TABLE I__________________________________________________________________________Comparison of Fouling Characteristics TREATED INNER TUBE UNTREATED INNER TUBETime Cooling Temp. °C. Heat Lost Temp. °C. Heat Lost(hrs) Water (°C.) Inlet Outlet J/gm U Inlet Outlet J/gm U__________________________________________________________________________1 28.5 51.0 33.0 43.2 55.3 50.25 37.75 42.2 56.42 28.75 50.75 33.50 41.5 52.7 50.0 33.0 41.0 55.73 28.75 49.75 32.5 41.7 59.8 48.5 33.25 37.0 51.54 29.0 49.25 33.5 38.1 52.2 48.5 34.0 35.2 47.35 29.0 49.25 34.25 36.3 46.7 48.5 35.0 32.8 40.96 29.0 49.0 35.0 33.9 41.7 48.25 35.75 30.4 36.37 29.0 48.75 35.5 32.1 38.5 48.25 36.25 29.2 33.88 29.0 48.25 35.75 30.4 36.3 48.0 36.5 28.0 32.29 29.0 48.0 36.0 29.2 34.6 48.0 37.0 26.7 29.910 29.0 48.0 36.25 28.6 33.4 48.0 37.25 26.1 28.811 29.25 48.0 36.75 27.3 31.7 48.0 37.5 25.5 28.412 29.25 48.0 37.0 26.7 30.6 48.0 38.0 24.2 26.3__________________________________________________________________________
|Cited Patent||Filing date||Publication date||Applicant||Title|
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|1||*||Paraffin Inhibition Treatments Reduce Well Maintenance, by J. G. Charles, SPE Paper 13362, Oct. Nov. 1984.|
|2||Paraffin Inhibition Treatments Reduce Well Maintenance, by J. G. Charles, SPE Paper 13362, Oct.-Nov. 1984.|
|Citing Patent||Filing date||Publication date||Applicant||Title|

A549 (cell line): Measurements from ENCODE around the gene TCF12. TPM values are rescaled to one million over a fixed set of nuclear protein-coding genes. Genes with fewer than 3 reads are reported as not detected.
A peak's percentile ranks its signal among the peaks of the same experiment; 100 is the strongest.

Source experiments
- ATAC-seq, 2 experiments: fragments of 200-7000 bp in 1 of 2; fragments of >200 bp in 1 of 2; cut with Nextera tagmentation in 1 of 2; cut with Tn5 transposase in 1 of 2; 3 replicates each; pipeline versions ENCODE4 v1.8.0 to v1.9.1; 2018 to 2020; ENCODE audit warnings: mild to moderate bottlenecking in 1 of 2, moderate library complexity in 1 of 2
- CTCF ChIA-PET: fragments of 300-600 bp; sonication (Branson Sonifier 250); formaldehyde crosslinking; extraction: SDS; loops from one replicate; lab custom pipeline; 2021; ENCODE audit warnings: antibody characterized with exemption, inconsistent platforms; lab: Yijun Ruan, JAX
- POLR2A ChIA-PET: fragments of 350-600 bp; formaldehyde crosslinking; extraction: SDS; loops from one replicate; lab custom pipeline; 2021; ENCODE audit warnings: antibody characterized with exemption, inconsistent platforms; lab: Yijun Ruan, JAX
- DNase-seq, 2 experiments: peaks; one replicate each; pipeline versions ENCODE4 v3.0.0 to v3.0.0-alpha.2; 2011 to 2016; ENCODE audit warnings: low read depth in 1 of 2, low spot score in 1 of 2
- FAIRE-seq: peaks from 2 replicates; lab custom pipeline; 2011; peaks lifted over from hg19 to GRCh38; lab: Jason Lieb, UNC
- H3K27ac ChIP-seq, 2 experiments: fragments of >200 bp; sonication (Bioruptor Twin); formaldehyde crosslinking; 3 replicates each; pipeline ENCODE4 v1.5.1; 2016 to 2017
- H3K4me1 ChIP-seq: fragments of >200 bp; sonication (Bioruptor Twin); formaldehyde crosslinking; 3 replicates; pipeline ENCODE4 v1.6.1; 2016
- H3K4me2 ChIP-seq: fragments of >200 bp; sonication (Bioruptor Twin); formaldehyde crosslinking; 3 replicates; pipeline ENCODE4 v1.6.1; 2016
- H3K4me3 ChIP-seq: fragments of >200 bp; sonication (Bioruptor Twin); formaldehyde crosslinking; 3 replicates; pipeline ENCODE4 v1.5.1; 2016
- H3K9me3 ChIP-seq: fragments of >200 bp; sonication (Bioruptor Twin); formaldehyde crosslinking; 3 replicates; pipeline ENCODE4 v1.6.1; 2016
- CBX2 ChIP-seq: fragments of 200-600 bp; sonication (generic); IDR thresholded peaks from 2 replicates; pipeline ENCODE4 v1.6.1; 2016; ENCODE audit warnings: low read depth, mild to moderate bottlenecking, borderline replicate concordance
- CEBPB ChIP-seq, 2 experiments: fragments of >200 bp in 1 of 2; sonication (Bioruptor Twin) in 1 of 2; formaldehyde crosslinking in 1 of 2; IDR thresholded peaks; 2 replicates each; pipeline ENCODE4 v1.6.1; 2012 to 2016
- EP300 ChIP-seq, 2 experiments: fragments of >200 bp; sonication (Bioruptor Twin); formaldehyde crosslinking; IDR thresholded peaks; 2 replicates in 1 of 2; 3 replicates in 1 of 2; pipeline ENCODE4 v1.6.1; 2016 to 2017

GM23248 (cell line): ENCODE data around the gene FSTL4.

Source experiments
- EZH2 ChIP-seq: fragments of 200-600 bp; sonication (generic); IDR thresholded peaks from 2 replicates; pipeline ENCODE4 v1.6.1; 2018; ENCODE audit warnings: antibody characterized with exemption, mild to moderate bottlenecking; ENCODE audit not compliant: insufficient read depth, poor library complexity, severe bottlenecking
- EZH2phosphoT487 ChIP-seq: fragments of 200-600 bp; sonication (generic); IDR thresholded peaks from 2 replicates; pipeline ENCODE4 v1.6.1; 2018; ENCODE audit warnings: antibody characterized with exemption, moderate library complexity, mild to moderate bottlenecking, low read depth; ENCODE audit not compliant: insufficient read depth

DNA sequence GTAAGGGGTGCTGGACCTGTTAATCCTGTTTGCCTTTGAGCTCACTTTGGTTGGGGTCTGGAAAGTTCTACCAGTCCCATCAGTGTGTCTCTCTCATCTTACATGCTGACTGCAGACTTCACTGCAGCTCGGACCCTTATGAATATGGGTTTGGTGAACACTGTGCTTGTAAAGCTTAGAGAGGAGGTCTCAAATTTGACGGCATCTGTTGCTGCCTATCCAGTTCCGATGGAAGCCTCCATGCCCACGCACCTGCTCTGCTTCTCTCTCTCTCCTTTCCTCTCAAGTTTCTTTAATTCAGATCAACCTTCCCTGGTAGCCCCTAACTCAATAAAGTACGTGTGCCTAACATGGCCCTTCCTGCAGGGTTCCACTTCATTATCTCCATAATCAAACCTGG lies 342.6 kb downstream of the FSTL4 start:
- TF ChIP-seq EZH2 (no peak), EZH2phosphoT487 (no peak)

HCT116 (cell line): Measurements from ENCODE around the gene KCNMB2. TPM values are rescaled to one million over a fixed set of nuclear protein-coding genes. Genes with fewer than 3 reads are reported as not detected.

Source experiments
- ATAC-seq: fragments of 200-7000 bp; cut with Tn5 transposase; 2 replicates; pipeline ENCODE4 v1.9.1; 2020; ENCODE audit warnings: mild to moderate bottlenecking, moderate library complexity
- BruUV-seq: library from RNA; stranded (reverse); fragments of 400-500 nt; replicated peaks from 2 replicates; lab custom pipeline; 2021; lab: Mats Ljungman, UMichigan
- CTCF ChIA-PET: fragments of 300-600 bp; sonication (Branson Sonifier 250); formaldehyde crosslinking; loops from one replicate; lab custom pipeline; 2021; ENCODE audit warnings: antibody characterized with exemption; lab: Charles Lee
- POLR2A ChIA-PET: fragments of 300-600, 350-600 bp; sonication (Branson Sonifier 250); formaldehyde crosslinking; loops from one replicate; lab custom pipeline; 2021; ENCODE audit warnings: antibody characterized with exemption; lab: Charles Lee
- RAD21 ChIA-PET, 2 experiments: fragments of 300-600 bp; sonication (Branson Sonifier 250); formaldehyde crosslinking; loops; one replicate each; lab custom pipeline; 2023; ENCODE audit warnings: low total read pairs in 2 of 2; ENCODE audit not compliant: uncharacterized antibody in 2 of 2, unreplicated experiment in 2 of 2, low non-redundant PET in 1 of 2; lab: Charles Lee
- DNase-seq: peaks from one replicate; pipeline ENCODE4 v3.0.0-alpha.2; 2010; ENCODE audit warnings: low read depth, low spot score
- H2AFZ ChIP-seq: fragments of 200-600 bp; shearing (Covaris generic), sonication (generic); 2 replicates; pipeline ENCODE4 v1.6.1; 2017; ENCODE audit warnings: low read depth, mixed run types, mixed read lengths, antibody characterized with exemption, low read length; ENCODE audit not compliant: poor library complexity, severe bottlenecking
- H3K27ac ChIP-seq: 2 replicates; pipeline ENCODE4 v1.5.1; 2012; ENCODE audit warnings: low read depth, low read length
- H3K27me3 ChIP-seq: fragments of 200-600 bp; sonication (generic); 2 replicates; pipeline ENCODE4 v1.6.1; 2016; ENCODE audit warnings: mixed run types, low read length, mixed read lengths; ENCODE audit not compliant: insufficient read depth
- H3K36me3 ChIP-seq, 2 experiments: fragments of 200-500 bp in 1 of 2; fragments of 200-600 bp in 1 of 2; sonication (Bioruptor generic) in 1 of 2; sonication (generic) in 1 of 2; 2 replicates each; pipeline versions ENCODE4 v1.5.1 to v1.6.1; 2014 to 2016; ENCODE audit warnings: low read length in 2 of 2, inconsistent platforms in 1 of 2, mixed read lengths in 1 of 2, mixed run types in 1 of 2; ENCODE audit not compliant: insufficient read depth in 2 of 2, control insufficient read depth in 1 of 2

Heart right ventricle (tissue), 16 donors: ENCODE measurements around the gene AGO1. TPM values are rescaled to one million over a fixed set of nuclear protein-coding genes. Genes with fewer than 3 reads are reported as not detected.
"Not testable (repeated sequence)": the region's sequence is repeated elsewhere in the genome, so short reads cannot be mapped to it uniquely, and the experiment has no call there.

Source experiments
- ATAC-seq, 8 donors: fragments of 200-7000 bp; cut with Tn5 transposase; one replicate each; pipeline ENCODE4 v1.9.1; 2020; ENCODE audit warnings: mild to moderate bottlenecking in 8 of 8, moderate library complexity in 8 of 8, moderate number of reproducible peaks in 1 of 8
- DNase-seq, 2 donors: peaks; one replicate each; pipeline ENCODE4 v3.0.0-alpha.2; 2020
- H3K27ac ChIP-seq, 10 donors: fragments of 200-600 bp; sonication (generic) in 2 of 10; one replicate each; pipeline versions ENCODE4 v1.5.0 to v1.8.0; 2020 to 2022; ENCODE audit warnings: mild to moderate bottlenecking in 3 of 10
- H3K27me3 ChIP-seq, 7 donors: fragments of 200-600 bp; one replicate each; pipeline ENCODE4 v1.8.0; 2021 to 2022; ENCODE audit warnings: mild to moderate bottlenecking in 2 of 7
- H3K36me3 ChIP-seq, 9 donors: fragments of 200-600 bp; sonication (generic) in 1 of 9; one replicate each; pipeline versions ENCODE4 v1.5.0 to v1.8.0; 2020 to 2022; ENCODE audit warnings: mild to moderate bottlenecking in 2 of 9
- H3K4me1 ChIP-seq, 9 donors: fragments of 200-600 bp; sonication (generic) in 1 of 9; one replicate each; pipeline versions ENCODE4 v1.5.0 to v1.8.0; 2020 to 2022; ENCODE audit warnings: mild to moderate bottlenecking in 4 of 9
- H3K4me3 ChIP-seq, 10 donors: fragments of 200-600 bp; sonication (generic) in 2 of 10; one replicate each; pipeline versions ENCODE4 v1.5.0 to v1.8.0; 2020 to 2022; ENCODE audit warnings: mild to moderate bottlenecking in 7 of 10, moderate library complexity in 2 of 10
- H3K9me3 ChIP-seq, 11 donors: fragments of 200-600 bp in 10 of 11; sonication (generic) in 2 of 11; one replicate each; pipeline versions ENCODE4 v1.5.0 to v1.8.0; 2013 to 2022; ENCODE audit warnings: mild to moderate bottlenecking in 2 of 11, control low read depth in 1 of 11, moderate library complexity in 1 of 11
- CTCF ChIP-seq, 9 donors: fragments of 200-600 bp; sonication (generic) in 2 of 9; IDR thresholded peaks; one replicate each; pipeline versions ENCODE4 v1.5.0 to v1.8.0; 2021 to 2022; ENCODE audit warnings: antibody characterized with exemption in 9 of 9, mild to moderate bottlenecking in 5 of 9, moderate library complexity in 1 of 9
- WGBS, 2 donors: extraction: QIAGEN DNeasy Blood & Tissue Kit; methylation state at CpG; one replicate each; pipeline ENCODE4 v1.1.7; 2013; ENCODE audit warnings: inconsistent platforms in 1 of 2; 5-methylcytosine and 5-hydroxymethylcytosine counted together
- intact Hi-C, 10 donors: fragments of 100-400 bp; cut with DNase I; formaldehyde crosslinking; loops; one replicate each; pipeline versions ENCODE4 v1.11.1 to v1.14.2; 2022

|US6176243||Mar 29, 1999||Jan 23, 2001||Joe A. Blunk||Composition for paraffin removal from oilfield equipment|
|U.S. Classification||166/304, 507/277, 134/22.13, 507/931, 507/90, 134/29|
|International Classification||C09K8/524, C10L1/02, B08B17/02|
|Cooperative Classification||Y10S507/931, C10L1/02, C09K8/524, B08B17/02|
|European Classification||C09K8/524, C10L1/02, B08B17/02|
|Oct 26, 1987||AS||Assignment|
Owner name: DOWELL SCHLUMBERGER INCORPORATED, 5051 SOUTH 129TH
Free format text: ASSIGNMENT OF ASSIGNORS INTEREST.;ASSIGNORS:SETTINERI, WILLIAM J.;BOHLEN, DAVID S.;REEL/FRAME:004775/0002
Effective date: 19860304
Owner name: DOWELL SCHLUMBERGER INCORPORATED,OKLAHOMA
Free format text: ASSIGNMENT OF ASSIGNORS INTEREST;ASSIGNORS:SETTINERI, WILLIAM J.;BOHLEN, DAVID S.;REEL/FRAME:004775/0002
Effective date: 19860304
|Mar 4, 1991||FPAY||Fee payment|
Year of fee payment: 4
|Sep 12, 1995||REMI||Maintenance fee reminder mailed|
|Feb 4, 1996||LAPS||Lapse for failure to pay maintenance fees|
|Apr 16, 1996||FP||Expired due to failure to pay maintenance fee|
Effective date: 19960207